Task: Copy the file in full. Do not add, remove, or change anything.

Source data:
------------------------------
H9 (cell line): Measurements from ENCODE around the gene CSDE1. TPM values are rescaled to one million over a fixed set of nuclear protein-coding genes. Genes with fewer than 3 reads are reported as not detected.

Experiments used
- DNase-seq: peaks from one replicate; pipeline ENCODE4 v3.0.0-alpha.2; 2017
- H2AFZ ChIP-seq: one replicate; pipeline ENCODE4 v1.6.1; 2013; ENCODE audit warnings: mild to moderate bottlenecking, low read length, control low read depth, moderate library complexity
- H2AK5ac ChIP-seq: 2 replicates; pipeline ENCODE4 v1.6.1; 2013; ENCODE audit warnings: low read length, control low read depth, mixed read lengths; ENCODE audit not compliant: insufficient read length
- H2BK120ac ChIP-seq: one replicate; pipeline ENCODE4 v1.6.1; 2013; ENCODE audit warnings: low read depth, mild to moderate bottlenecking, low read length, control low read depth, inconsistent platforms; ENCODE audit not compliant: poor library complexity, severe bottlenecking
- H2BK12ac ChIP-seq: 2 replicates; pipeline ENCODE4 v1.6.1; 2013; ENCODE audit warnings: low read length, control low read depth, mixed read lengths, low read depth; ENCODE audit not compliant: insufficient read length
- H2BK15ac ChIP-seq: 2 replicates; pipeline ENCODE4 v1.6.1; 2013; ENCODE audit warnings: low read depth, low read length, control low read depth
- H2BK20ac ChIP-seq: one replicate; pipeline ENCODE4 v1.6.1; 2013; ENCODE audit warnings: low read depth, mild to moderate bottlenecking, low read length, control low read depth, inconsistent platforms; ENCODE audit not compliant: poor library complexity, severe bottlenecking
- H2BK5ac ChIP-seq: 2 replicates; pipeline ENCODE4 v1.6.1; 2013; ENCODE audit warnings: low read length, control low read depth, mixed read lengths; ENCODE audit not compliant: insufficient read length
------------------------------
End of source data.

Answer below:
H9 (cell line): Measurements from ENCODE around the gene CSDE1. TPM values are rescaled to one million over a fixed set of nuclear protein-coding genes. Genes with fewer than 3 reads are reported as not detected.

Experiments used
- DNase-seq: peaks from one replicate; pipeline ENCODE4 v3.0.0-alpha.2; 2017
- H2AFZ ChIP-seq: one replicate; pipeline ENCODE4 v1.6.1; 2013; ENCODE audit warnings: mild to moderate bottlenecking, low read length, control low read depth, moderate library complexity
- H2AK5ac ChIP-seq: 2 replicates; pipeline ENCODE4 v1.6.1; 2013; ENCODE audit warnings: low read length, control low read depth, mixed read lengths; ENCODE audit not compliant: insufficient read length
- H2BK120ac ChIP-seq: one replicate; pipeline ENCODE4 v1.6.1; 2013; ENCODE audit warnings: low read depth, mild to moderate bottlenecking, low read length, control low read depth, inconsistent platforms; ENCODE audit not compliant: poor library complexity, severe bottlenecking
- H2BK12ac ChIP-seq: 2 replicates; pipeline ENCODE4 v1.6.1; 2013; ENCODE audit warnings: low read length, control low read depth, mixed read lengths, low read depth; ENCODE audit not compliant: insufficient read length
- H2BK15ac ChIP-seq: 2 replicates; pipeline ENCODE4 v1.6.1; 2013; ENCODE audit warnings: low read depth, low read length, control low read depth
- H2BK20ac ChIP-seq: one replicate; pipeline ENCODE4 v1.6.1; 2013; ENCODE audit warnings: low read depth, mild to moderate bottlenecking, low read length, control low read depth, inconsistent platforms; ENCODE audit not compliant: poor library complexity, severe bottlenecking
- H2BK5ac ChIP-seq: 2 replicates; pipeline ENCODE4 v1.6.1; 2013; ENCODE audit warnings: low read length, control low read depth, mixed read lengths; ENCODE audit not compliant: insufficient read length